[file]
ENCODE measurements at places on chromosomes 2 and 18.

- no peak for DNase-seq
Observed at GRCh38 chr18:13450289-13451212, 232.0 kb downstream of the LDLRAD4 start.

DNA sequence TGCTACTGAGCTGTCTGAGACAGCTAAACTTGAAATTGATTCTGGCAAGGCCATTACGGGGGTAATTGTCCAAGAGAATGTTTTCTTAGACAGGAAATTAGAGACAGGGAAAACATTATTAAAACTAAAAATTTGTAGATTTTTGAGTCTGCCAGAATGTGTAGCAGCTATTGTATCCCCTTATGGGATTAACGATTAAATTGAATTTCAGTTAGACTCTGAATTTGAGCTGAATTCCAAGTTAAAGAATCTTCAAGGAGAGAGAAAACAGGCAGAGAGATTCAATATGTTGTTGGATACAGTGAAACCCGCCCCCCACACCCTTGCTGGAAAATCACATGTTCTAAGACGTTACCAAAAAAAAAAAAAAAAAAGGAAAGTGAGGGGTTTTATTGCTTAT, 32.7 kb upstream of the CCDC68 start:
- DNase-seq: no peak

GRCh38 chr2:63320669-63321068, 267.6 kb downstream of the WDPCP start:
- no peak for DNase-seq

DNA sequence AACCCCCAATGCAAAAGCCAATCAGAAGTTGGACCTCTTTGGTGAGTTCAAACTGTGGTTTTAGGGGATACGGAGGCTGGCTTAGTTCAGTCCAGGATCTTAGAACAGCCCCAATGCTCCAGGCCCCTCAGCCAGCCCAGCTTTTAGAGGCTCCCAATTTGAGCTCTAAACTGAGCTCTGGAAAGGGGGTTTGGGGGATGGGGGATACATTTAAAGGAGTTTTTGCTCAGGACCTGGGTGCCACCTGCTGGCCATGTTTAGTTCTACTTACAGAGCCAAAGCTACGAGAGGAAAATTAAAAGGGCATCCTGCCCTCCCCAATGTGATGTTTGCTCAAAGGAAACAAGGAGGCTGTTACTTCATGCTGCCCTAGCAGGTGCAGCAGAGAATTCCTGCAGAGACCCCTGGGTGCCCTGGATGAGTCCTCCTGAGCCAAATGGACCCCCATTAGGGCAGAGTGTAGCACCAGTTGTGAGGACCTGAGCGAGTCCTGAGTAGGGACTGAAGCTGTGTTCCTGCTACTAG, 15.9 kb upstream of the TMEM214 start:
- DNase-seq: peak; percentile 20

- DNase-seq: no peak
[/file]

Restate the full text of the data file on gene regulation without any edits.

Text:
ENCODE measurements at places on chromosomes 2 and 18.

- no peak for DNase-seq
Observed at GRCh38 chr18:13450289-13451212, 232.0 kb downstream of the LDLRAD4 start.

DNA sequence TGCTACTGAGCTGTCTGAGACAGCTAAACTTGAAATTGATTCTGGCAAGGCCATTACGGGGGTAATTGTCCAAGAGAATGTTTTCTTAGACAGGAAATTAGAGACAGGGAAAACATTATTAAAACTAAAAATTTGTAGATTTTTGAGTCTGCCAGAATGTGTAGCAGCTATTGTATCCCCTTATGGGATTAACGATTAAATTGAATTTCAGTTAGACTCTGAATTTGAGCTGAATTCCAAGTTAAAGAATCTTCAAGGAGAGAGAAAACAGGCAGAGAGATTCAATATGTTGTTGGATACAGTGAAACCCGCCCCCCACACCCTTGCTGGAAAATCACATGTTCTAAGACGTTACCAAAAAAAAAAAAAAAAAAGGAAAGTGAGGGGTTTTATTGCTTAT, 32.7 kb upstream of the CCDC68 start:
- DNase-seq: no peak

GRCh38 chr2:63320669-63321068, 267.6 kb downstream of the WDPCP start:
- no peak for DNase-seq

DNA sequence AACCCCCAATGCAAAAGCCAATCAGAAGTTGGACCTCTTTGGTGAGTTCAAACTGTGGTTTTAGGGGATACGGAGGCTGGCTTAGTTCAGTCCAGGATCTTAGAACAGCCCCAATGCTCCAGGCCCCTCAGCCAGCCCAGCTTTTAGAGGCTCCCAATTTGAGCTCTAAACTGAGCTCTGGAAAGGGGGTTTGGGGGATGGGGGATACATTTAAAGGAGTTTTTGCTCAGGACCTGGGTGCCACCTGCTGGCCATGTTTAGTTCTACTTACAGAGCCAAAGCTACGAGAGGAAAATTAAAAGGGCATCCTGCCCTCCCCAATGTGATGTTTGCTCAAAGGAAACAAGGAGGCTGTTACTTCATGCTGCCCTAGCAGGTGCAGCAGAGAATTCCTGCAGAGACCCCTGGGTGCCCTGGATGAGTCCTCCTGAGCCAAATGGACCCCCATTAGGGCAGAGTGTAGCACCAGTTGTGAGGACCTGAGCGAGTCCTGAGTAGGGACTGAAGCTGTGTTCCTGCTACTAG, 15.9 kb upstream of the TMEM214 start:
- DNase-seq: peak; percentile 20

- DNase-seq: no peak